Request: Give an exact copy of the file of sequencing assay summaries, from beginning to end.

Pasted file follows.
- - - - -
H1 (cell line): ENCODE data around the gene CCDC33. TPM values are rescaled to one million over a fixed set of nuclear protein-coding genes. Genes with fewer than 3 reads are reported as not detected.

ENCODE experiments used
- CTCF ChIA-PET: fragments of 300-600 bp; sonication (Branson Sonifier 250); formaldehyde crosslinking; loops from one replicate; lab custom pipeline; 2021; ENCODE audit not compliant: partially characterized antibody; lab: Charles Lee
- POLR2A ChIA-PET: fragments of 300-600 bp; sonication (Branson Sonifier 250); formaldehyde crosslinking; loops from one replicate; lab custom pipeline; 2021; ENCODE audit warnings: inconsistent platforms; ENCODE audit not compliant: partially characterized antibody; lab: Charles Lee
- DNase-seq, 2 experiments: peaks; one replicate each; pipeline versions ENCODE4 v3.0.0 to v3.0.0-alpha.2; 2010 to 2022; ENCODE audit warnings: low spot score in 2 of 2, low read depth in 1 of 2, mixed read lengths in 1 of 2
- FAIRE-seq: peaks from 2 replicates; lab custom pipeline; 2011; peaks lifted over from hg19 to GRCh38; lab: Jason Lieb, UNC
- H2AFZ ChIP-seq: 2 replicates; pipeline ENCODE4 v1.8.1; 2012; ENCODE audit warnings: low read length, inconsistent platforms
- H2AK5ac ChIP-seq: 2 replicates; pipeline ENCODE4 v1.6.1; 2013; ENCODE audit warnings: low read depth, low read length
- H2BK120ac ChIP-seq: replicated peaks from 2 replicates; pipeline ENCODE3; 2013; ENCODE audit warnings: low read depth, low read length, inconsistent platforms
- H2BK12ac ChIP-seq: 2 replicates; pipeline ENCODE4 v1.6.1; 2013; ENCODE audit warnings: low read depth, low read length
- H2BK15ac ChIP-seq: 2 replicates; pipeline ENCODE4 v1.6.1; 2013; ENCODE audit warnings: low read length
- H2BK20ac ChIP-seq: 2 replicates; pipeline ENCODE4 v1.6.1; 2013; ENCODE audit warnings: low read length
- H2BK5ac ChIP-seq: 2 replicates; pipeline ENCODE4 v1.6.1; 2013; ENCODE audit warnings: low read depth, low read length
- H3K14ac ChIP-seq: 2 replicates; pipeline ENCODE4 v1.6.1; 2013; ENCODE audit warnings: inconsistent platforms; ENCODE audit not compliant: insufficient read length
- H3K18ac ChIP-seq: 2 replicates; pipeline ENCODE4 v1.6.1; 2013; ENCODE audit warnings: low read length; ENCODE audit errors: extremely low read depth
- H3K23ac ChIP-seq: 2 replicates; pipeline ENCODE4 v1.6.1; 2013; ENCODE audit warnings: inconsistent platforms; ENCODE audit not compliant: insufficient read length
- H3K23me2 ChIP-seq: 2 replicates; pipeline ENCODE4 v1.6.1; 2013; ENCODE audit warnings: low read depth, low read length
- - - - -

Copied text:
H1 (cell line): ENCODE data around the gene CCDC33. TPM values are rescaled to one million over a fixed set of nuclear protein-coding genes. Genes with fewer than 3 reads are reported as not detected.

ENCODE experiments used
- CTCF ChIA-PET: fragments of 300-600 bp; sonication (Branson Sonifier 250); formaldehyde crosslinking; loops from one replicate; lab custom pipeline; 2021; ENCODE audit not compliant: partially characterized antibody; lab: Charles Lee
- POLR2A ChIA-PET: fragments of 300-600 bp; sonication (Branson Sonifier 250); formaldehyde crosslinking; loops from one replicate; lab custom pipeline; 2021; ENCODE audit warnings: inconsistent platforms; ENCODE audit not compliant: partially characterized antibody; lab: Charles Lee
- DNase-seq, 2 experiments: peaks; one replicate each; pipeline versions ENCODE4 v3.0.0 to v3.0.0-alpha.2; 2010 to 2022; ENCODE audit warnings: low spot score in 2 of 2, low read depth in 1 of 2, mixed read lengths in 1 of 2
- FAIRE-seq: peaks from 2 replicates; lab custom pipeline; 2011; peaks lifted over from hg19 to GRCh38; lab: Jason Lieb, UNC
- H2AFZ ChIP-seq: 2 replicates; pipeline ENCODE4 v1.8.1; 2012; ENCODE audit warnings: low read length, inconsistent platforms
- H2AK5ac ChIP-seq: 2 replicates; pipeline ENCODE4 v1.6.1; 2013; ENCODE audit warnings: low read depth, low read length
- H2BK120ac ChIP-seq: replicated peaks from 2 replicates; pipeline ENCODE3; 2013; ENCODE audit warnings: low read depth, low read length, inconsistent platforms
- H2BK12ac ChIP-seq: 2 replicates; pipeline ENCODE4 v1.6.1; 2013; ENCODE audit warnings: low read depth, low read length
- H2BK15ac ChIP-seq: 2 replicates; pipeline ENCODE4 v1.6.1; 2013; ENCODE audit warnings: low read length
- H2BK20ac ChIP-seq: 2 replicates; pipeline ENCODE4 v1.6.1; 2013; ENCODE audit warnings: low read length
- H2BK5ac ChIP-seq: 2 replicates; pipeline ENCODE4 v1.6.1; 2013; ENCODE audit warnings: low read depth, low read length
- H3K14ac ChIP-seq: 2 replicates; pipeline ENCODE4 v1.6.1; 2013; ENCODE audit warnings: inconsistent platforms; ENCODE audit not compliant: insufficient read length
- H3K18ac ChIP-seq: 2 replicates; pipeline ENCODE4 v1.6.1; 2013; ENCODE audit warnings: low read length; ENCODE audit errors: extremely low read depth
- H3K23ac ChIP-seq: 2 replicates; pipeline ENCODE4 v1.6.1; 2013; ENCODE audit warnings: inconsistent platforms; ENCODE audit not compliant: insufficient read length
- H3K23me2 ChIP-seq: 2 replicates; pipeline ENCODE4 v1.6.1; 2013; ENCODE audit warnings: low read depth, low read length